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SUSU’s Response to the White Paper on Higher Education

The White Paper, presented by David Willetts, Minister for Universities, was meant to outline how Higher Education will develop in the future;  it does not do this.  In particular, it does not provide students with sufficient advice or power in holding their University to account when they believe their University is not providing value for money.

First and foremost, the timing of this paper is highly suspect; providing a policy paper after the vote on tuition fees is a backward way of setting national policy. On top of this, the paper is being released at a particularly convenient time for the Coalition Government; not only are most students no longer on campus, having completed their year’s study, but also the Sabbatical Officers that represent these students across the country are currently in the middle of transferring to a new team. Both factors make physical campaigning and vocal opposition to these proposals very difficult.

Sam Ling, Union President, stated, “as a Union, we strongly oppose any increase in tuition fees, and believe that the increase in the cap to £9,000 is fundamentally wrong – especially in the light of the drastic cuts being made to Higher Education budgets. With that in mind, we are determined to ensure that students receive the best value for money under the new legislation. What is more, I believe we should fight for the level of fees to drop as and when the austerity measures are no longer seen as necessary.”

There are some positives to take from the paper; first, it confirms plans to give part-time students financial support. This has been greatly needed for some time, and it is good to see the problem has finally been addressed.

We also acknowledge that the paper attempts to be student focussed. Despite this, a lot of what is said within the paper is gloss rather than substance, and the paper is clearly more interested in ensuring that Higher Education becomes its own market. The Government has found itself in a hole by trying to create a market system and introducing austerity measures that reduced funding for Universities by £4bn. The result is that over half of Universities have submitted offers to the Office for Fair Access to charge the maximum £9,000 fee level.  This has meant that in the short term, the Government in fact now has to find £5bn to fund the student loans that pay for fees. This paper is an attempt to recover this £1bn deficit, rather than truly putting students in the driving seat.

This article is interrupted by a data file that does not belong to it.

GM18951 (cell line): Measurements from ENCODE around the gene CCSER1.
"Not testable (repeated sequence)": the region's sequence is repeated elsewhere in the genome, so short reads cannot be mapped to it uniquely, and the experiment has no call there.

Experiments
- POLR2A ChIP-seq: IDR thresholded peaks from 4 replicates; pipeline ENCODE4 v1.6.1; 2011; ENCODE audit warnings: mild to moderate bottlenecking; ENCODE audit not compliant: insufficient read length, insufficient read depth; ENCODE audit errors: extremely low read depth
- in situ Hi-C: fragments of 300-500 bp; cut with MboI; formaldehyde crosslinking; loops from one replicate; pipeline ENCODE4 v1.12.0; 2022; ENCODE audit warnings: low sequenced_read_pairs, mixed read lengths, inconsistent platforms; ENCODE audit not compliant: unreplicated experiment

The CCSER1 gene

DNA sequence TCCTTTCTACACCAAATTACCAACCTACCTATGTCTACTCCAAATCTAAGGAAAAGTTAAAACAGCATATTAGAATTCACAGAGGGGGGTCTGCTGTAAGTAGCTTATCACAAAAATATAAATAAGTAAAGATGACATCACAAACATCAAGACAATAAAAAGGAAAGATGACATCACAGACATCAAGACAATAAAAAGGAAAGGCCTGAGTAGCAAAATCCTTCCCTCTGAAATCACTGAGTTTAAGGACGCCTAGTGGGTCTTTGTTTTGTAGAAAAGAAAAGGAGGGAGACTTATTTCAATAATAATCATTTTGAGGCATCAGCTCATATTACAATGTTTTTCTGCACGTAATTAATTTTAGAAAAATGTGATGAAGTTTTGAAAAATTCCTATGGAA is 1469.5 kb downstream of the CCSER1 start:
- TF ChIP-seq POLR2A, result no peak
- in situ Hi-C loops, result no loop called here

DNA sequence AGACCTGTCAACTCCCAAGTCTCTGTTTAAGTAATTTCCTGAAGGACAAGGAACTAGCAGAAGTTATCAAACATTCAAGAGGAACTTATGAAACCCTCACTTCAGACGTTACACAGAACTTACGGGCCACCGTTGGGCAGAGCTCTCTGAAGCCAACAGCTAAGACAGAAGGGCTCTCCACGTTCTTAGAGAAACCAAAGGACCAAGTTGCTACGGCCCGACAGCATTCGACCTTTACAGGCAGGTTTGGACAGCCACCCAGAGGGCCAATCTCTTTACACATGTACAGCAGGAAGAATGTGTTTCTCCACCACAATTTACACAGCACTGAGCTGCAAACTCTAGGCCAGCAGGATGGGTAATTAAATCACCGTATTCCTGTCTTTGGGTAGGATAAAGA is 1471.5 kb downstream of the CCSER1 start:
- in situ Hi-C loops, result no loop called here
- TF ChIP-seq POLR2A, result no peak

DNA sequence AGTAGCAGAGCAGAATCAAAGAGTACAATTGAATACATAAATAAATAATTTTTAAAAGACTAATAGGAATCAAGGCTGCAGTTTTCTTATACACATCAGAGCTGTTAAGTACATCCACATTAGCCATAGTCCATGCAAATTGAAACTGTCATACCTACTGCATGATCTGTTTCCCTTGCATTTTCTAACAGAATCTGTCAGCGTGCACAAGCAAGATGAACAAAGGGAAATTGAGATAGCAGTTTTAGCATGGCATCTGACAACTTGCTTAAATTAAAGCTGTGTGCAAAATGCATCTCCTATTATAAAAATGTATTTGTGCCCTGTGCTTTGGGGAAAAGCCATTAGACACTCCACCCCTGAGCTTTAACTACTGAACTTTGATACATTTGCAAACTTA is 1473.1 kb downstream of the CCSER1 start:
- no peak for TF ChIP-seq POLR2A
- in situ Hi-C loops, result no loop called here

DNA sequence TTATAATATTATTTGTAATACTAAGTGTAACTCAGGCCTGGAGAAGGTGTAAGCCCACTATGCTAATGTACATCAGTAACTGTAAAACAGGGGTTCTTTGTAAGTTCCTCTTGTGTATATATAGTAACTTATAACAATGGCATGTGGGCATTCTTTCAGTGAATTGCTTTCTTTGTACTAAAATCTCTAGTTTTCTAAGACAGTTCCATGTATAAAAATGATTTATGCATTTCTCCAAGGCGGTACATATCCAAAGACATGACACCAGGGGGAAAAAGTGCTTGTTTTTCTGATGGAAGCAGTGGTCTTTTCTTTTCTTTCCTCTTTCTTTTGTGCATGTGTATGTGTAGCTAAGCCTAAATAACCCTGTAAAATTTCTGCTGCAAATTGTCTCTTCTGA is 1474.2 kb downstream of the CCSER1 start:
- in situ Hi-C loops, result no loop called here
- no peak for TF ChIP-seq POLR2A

The final part of the paper we welcome is the requirement to expand the information made available to prospective students. Sasha Watson, Vice President Academic Affairs said “transparency is core to ensuring a good student experience – students should know what they are getting themselves into before they commit to paying for an education; knowing the amount of contact hours and other hidden information is a big part of that. However, transparency and accountability should continue to be available to students after they have arrived at the University, as well as before. The paper fails to outline how the student experience should be improved; there is no definition of what the quality of assessment and feedback must be, what being prepared for the world of work actually means, or how students can make the University address issues where they feel the institution is lacking.”

This paper has a lot of holes, but we as a Union will not sit idly and allow its deficiencies to prevent us from fighting to improve the student experience. At SUSU, we are very fortunate to have a strong and positive working relationship with the University. As a result, we will continue to work alongside them, in partnership, ensuring that they do their utmost to provide the best possible experience for our students.

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  1. [...] The OFFA announcement comes hot on the heels of the publication of the Government’s white paper on higher education…

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